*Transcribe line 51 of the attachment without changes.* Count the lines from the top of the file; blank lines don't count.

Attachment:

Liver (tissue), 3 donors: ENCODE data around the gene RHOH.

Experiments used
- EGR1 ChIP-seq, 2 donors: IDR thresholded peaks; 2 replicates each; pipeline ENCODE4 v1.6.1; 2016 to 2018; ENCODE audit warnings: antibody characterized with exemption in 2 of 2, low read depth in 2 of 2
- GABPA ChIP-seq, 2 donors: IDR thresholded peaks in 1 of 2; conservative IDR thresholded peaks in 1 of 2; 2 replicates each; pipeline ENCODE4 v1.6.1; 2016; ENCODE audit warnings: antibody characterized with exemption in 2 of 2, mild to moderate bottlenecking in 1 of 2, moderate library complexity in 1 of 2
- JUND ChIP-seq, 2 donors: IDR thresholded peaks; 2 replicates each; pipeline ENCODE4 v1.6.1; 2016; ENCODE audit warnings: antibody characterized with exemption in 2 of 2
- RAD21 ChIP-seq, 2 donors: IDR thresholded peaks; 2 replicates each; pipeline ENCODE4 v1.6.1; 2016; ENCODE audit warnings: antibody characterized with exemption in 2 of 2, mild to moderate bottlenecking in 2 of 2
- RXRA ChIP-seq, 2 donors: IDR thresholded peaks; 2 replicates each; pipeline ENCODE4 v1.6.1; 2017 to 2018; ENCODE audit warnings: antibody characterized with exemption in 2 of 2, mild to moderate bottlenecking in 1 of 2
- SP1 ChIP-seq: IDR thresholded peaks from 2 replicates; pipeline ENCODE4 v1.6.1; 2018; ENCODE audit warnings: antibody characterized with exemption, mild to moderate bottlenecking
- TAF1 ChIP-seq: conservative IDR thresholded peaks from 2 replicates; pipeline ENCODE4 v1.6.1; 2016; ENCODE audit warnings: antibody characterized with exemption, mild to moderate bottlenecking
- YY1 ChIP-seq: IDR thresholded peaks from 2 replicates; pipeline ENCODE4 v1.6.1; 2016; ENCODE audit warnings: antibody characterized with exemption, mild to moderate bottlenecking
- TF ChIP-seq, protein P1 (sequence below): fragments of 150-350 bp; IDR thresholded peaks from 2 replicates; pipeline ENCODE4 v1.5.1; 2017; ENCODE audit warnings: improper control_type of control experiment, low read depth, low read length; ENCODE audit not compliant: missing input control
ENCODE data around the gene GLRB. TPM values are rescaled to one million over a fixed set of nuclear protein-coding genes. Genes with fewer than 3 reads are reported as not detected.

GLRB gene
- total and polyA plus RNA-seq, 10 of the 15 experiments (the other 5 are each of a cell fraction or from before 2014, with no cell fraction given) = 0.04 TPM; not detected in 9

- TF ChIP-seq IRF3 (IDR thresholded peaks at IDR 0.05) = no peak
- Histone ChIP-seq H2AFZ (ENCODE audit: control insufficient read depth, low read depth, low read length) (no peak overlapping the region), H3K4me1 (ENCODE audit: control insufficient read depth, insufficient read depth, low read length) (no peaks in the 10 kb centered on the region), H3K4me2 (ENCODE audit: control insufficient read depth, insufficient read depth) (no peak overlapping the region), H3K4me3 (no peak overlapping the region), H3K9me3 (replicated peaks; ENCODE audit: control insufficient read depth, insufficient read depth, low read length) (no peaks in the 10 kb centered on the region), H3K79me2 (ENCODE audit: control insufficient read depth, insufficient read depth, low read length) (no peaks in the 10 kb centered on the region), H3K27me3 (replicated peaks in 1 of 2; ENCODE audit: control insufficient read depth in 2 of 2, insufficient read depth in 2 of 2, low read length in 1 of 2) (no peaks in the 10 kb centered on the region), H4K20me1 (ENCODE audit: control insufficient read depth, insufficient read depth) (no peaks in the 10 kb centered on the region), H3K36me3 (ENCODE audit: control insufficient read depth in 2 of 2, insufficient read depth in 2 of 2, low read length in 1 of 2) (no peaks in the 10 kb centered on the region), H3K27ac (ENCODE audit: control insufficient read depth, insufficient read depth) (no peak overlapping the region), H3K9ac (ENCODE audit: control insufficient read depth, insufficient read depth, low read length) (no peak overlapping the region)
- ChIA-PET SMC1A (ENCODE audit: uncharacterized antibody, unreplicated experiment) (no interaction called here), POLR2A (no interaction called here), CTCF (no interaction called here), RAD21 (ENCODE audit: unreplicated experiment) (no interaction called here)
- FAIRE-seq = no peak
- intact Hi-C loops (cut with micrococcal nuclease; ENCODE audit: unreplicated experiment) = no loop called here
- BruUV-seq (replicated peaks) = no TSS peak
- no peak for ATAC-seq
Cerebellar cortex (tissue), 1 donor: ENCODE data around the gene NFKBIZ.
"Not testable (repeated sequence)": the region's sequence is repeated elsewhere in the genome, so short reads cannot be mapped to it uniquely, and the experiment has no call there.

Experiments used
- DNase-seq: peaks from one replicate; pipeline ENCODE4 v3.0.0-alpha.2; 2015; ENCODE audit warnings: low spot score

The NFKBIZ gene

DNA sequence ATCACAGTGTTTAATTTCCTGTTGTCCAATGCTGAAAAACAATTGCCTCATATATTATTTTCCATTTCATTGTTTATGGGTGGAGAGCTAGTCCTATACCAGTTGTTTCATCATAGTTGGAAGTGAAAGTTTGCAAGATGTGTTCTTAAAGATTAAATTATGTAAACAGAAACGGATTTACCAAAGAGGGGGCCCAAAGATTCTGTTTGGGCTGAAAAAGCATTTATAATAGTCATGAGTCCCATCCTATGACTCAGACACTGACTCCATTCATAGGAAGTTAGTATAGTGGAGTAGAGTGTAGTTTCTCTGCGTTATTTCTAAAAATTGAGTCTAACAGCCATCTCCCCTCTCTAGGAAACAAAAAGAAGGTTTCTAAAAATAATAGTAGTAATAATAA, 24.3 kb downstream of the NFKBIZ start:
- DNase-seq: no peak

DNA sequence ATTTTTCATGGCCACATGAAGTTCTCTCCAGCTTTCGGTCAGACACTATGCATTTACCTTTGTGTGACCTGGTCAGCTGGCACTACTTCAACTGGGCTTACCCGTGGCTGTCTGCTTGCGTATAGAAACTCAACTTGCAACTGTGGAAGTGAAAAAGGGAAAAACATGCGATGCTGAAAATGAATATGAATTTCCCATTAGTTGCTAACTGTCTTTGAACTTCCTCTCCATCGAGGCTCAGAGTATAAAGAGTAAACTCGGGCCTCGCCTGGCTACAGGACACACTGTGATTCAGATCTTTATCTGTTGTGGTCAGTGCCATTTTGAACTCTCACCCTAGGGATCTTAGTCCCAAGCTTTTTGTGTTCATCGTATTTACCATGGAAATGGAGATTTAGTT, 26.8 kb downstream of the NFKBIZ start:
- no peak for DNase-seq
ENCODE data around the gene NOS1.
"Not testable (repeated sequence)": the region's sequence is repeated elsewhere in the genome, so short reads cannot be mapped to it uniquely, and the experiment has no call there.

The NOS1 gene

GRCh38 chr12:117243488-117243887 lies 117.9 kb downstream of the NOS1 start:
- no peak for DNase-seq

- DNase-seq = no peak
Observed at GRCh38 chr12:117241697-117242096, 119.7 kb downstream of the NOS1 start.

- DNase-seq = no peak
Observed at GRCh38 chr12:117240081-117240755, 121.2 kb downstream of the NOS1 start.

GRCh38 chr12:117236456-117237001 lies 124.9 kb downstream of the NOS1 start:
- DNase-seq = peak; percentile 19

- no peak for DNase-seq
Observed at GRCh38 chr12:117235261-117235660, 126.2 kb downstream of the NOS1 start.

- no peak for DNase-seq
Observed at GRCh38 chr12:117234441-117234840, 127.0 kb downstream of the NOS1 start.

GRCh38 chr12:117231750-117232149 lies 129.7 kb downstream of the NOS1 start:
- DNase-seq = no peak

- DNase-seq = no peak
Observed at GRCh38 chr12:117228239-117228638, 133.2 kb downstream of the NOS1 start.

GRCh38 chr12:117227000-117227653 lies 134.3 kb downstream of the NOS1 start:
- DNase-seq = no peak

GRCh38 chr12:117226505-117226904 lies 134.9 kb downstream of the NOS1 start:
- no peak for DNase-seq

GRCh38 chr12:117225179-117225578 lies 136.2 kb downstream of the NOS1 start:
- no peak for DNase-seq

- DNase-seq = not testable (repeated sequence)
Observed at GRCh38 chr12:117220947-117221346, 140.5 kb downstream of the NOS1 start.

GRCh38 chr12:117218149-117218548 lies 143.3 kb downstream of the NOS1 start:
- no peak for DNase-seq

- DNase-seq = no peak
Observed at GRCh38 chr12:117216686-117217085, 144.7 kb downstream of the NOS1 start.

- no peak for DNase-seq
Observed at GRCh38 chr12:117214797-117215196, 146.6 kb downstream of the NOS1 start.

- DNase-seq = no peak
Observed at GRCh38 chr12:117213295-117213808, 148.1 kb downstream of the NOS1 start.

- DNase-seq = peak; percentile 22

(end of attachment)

- DNase-seq = no peak